Tuesday, July 4, 2017

To Kiarostami

Were you the one driving us sir,
alone, and one by one asking
earnestly...what...to bury you
right there—there!—by that barren sign?
Did you desire to heal, seeking
to find in our refusals lines
that lead to roots, curing you too?
Of what, tell me, your own despair?
Perhaps you were the passenger
who rode with us, the audience—
to whom cinema's for hiding
from self, who hope to find a friend
who'd stop a bit to throw a rope.
But what's the need for this pretense?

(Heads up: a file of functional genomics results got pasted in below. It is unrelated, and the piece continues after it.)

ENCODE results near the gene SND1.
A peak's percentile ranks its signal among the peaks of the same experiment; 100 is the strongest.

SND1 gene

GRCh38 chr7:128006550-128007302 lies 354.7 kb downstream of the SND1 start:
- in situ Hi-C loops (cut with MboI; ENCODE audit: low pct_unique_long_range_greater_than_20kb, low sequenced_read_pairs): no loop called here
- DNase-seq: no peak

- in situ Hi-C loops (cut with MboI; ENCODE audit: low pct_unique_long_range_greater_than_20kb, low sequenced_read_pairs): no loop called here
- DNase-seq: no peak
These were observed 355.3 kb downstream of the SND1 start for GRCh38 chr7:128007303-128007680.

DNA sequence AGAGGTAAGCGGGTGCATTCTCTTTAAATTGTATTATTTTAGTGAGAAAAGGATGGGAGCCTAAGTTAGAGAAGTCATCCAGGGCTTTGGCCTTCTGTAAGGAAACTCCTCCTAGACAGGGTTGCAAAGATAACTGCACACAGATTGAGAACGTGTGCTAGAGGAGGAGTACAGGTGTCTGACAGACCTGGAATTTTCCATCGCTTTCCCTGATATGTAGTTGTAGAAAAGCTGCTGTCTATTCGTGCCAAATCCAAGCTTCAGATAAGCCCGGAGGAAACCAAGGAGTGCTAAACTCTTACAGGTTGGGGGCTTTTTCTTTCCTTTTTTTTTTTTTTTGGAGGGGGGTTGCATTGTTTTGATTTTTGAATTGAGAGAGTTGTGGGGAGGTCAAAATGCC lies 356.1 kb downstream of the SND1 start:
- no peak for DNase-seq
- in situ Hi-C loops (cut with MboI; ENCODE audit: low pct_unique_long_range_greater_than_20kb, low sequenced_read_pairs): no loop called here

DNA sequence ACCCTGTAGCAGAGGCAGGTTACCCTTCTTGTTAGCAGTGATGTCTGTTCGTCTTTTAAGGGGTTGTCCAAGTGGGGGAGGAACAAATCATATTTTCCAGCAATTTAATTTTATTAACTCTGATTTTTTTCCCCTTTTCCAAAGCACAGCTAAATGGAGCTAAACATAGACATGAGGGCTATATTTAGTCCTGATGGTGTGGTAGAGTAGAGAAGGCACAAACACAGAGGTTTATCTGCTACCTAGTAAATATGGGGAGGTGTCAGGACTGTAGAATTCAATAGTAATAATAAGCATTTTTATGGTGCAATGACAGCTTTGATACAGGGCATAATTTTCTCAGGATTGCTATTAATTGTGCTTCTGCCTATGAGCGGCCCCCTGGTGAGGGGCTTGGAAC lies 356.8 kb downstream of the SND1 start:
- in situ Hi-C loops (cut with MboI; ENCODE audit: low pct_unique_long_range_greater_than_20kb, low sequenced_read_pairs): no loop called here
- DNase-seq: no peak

I too had seen me in your lens.
Abbas, confess though, was that you?
If not then what are you here for,
close-up or sound take only?  Hope
celestial winds would carry you
to roots at home—or at a friend's....

*Abbas Kiarostami, the world-renowned Iranian filmmaker, passed away exactly a year ago, on July 4, 2016.  He directed, among others, the Palme d'Or-winning "A Taste of Cherry" (referenced throughout my poem), a movie about a suicidal person driving around and asking others that should he go through with it, if they'd be willing to bury him.  I also make passing references to three of his other films, "Where Is the Friend's Home?", "Close-Up", and "The Wind Will Carry Us."

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